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Harper v. U.S. Department of Justice

United States District Court, W.D. Tennessee, Western Division

July 6, 2015



JOHN T. FOWLKES, Jr., District Judge.

Before the Court is Plaintiff Rodney Harper's pro se Complaint and Supplemental Complaint against Defendants, United States Department of Justice, the United States Equal Employment Opportunity Commission, et al., and Plaintiff's application to proceed in forma pauperis, all filed on November 12, 2014. (ECF No. 1, ECF No. 2, and ECF No. 3). On November 13, 2014, the matter was referred to the Magistrate Judge pursuant to 28 U.S.C. § 636.

During the in forma pauperis screening process, the Magistrate Judge conducted a review of Plaintiff's Complaint and Supplemental Complaint as required under 28 U.S.C. § 1915(e)(2). On February 2, 2015, the Magistrate Judge entered an Order and Report and Recommendation. (ECF No. 10). Therein, the Magistrate Judge granted Plaintiff leave to proceed in forma pauperis, directed the Clerk to record certain specifically named parties as Defendants to this action, but recommended that the Court dismiss the action without prejudice under Fed.R.Civ.P. 12 (b) (6) and allow Plaintiff to refile his complaint consistent with Fed.R.Civ.P. 8. (ECF No. 10, pp. 1, 6-8). On February 18, 2015, Plaintiff filed objections to the report and recommendation pursuant to 28 U.S.C. § 636(b)(1)(C). (ECF No. 11).


Congress passed 28 U.S.C. § 636(b) "to relieve some of the burden on the federal courts by permitting the assignment of certain district court duties to magistrates." See e.g. Baker v. Peterson, 67 Fed.App'x. 308, 311, 2003 WL 21321184 (6th Cir. 2003) and Fed.R.Civ.P. 72(a). A district court judge must review a magistrate judge's recommendation on a dispositive motion under a de novo standard. See Matthews v. Weber, 423 U.S. 261, 275 (1976); Baker, 67 Fed.App'x. at 311 and 28 U.S.C. § 636 (b)(1)(B). After review, the district court is free to accept, reject or modify the proposed findings or recommendations of the magistrate judge. See Thomas, 474 U.S. at 150.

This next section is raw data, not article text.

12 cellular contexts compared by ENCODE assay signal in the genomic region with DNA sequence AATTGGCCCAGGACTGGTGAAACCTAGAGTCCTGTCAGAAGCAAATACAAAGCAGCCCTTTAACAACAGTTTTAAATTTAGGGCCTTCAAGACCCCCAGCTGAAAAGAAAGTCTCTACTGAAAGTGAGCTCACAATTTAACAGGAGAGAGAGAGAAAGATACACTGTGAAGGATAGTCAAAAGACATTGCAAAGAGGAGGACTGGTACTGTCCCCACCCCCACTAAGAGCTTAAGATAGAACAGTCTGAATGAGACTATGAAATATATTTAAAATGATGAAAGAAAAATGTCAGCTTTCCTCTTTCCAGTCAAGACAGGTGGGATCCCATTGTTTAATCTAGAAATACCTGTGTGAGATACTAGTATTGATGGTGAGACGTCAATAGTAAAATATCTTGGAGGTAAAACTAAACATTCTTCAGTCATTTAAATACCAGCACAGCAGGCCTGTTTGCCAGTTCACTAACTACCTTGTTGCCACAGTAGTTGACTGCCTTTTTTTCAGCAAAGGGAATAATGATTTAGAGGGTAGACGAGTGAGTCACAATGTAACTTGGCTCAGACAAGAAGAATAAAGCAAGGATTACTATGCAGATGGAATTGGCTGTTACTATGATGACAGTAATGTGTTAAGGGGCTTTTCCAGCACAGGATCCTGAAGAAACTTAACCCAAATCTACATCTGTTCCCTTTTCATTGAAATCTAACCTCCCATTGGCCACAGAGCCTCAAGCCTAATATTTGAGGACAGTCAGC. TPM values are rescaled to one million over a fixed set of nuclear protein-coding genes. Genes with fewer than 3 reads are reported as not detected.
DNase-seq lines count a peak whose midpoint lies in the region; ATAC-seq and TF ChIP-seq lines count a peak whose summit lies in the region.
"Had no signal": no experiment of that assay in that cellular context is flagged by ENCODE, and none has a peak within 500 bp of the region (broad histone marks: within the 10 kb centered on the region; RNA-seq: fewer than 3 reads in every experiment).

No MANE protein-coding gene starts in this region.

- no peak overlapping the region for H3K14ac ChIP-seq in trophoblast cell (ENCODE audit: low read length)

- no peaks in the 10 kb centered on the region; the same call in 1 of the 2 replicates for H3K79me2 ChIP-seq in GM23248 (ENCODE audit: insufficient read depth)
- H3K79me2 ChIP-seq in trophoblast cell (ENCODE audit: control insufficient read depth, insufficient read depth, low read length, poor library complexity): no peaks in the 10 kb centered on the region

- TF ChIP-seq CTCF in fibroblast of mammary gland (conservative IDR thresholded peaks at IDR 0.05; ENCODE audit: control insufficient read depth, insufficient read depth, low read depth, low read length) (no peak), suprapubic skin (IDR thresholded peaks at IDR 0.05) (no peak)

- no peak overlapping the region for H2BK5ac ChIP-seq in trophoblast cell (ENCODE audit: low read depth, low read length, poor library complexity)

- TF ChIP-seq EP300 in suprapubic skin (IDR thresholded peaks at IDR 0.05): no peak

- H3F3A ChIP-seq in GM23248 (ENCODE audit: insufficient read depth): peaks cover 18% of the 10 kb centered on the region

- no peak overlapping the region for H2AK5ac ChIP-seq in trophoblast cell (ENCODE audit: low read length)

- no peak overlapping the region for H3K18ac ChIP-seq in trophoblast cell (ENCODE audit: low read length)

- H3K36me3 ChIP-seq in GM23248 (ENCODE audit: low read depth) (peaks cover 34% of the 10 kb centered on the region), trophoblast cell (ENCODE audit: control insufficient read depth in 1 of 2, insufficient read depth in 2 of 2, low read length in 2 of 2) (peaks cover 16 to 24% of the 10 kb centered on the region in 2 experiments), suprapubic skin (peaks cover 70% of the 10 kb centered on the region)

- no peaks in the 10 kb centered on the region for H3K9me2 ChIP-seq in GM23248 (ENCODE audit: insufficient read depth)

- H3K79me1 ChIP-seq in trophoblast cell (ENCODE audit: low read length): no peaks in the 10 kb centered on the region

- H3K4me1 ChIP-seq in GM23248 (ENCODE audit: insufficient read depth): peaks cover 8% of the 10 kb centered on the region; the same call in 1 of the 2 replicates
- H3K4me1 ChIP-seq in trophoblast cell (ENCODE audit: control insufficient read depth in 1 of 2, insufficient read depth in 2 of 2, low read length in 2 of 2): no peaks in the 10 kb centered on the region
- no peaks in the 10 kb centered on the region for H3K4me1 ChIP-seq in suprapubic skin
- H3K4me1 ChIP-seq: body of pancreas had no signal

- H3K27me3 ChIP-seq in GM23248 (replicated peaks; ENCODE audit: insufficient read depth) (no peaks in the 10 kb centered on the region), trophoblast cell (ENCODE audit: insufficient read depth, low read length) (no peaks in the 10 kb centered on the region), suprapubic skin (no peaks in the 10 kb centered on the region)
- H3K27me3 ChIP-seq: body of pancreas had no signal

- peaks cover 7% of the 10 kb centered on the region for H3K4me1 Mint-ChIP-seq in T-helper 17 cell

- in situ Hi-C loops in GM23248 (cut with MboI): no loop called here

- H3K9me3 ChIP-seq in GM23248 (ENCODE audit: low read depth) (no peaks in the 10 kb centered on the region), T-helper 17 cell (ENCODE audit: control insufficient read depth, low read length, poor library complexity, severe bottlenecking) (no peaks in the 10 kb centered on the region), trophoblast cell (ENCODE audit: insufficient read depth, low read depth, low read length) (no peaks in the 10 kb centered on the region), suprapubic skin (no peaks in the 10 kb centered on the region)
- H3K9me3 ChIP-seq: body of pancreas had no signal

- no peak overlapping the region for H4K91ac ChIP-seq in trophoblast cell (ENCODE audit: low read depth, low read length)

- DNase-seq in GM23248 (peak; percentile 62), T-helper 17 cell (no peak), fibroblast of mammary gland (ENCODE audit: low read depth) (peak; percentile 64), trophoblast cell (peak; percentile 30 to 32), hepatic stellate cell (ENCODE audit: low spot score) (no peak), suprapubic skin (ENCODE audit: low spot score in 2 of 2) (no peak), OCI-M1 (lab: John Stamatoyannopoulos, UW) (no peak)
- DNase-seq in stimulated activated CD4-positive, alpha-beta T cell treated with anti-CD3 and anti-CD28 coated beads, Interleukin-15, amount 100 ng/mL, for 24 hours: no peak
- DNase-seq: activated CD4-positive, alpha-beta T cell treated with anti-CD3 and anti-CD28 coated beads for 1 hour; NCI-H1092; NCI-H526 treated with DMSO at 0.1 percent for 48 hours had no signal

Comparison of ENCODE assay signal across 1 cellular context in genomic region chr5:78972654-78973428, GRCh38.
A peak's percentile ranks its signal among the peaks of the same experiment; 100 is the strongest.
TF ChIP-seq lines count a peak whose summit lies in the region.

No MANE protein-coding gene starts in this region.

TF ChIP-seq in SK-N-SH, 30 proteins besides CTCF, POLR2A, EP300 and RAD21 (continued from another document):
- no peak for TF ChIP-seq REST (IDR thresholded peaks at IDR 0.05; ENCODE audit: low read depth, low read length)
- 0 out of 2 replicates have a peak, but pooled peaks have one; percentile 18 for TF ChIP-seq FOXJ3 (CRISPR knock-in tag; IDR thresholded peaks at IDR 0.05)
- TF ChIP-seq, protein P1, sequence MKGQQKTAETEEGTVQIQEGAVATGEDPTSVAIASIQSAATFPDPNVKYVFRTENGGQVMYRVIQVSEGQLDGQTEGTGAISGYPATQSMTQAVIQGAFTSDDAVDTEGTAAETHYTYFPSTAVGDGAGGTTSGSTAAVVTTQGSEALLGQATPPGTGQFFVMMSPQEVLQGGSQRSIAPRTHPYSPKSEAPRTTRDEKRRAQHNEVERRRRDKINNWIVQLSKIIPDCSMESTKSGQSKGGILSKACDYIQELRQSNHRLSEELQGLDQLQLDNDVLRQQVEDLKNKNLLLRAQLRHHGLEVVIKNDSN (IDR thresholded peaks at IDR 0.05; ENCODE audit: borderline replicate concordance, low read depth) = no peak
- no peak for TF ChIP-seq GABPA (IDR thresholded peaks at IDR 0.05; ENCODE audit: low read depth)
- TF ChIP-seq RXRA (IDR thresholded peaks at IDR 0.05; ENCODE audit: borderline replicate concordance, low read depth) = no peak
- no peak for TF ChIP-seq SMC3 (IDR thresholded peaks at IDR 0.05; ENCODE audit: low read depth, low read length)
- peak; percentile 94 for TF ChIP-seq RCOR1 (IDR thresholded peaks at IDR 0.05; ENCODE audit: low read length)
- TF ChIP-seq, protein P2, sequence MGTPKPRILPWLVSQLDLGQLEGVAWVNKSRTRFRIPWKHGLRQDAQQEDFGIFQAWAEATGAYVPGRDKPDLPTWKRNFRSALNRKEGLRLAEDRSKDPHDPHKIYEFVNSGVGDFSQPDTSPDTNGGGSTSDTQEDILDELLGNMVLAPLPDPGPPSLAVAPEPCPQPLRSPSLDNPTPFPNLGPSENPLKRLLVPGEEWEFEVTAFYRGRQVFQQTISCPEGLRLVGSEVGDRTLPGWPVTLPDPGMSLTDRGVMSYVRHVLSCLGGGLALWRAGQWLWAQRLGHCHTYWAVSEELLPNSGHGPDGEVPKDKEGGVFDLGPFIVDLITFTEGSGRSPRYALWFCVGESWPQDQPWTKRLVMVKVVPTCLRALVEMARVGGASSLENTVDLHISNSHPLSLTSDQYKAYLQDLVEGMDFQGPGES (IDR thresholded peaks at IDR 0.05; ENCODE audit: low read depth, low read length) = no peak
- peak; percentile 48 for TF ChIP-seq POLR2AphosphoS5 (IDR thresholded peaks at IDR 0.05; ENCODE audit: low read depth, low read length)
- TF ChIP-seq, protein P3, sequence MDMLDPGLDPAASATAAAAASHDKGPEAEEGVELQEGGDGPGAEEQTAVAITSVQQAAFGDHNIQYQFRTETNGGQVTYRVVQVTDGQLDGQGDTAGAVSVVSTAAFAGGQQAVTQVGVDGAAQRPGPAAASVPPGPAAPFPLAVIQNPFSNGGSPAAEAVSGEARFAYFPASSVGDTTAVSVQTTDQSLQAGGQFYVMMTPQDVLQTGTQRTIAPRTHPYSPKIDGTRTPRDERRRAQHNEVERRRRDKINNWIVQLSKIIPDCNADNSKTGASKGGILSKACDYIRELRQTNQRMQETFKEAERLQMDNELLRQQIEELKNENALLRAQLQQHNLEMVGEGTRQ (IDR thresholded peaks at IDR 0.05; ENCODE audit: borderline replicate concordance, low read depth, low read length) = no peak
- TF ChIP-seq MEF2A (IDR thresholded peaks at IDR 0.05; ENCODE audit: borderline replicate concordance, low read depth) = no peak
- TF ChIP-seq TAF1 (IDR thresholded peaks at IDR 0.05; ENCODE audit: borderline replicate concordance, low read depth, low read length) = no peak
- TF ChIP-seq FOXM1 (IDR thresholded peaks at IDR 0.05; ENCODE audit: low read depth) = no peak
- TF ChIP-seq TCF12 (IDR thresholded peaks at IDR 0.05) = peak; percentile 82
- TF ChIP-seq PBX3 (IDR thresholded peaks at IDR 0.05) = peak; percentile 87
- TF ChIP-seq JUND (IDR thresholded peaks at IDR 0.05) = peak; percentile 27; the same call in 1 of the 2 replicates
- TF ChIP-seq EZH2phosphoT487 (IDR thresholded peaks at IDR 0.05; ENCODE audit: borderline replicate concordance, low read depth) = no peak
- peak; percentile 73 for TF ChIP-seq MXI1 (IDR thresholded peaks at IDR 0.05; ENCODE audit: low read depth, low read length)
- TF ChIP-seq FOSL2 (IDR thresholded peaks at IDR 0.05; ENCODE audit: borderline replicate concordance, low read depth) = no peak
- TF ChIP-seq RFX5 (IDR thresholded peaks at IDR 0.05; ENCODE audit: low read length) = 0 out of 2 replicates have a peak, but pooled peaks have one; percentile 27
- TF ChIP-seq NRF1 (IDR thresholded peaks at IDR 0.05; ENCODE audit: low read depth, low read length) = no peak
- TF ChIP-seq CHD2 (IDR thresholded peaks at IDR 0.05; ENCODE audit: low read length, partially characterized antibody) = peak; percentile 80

Any party who disagrees with a magistrate judge's recommendation may file written objections to the report and recommendation. See Thomas v. Arn, 474 U.S. 140, 142 (1985); Fed.R.Civ.P. 72(b), 28 U.S.C. § 636(b)(1)(C) and LR 72.1(g)(2). A district judge must determine de novo any part of the magistrate judge's recommendation to which proper objections are raised. 28 U.S.C. § 636(b)(1)(c). However, objections to any part of a magistrate judge's report and recommended disposition "must be clear enough to enable the district court to discern those issues that are dispositive and contentious." See Miller v. Currie, 50 F.3d 373, 380 (6th Cir. 1995) and Arn, 474 U.S. at 147 (the purpose of the rule is to "focus attention on those issues... that are at the heart of the parties' dispute."). "[O]bjections disput[ing] the correctness of the magistrate's recommendation but fail[ing] to specify the findings... believed [to be] in error' are too general." Spencer v. Bouchard, 449 F.3d 712, 725 (6th Cir. 2006) quoting Miller, 50 F.3d at 380. A plaintiff's failure to file a specific objection to a magistrate judge's report or one which fails to specifically identify the issues of contention does not satisfy the requirement that an objection was filed at all. Howard, 932 F.2d at 509; McCready v. Kamminga, 113 Fed.App'x. 47, 49 (6th Cir. 2004). The district judge should adopt the findings and rulings of the magistrate judge to which no specific objection is filed. Brown v. Board of Educ. of Shelby County Schools, 47 F.Supp.3d 665, 674 (W.D. Tenn. 2014).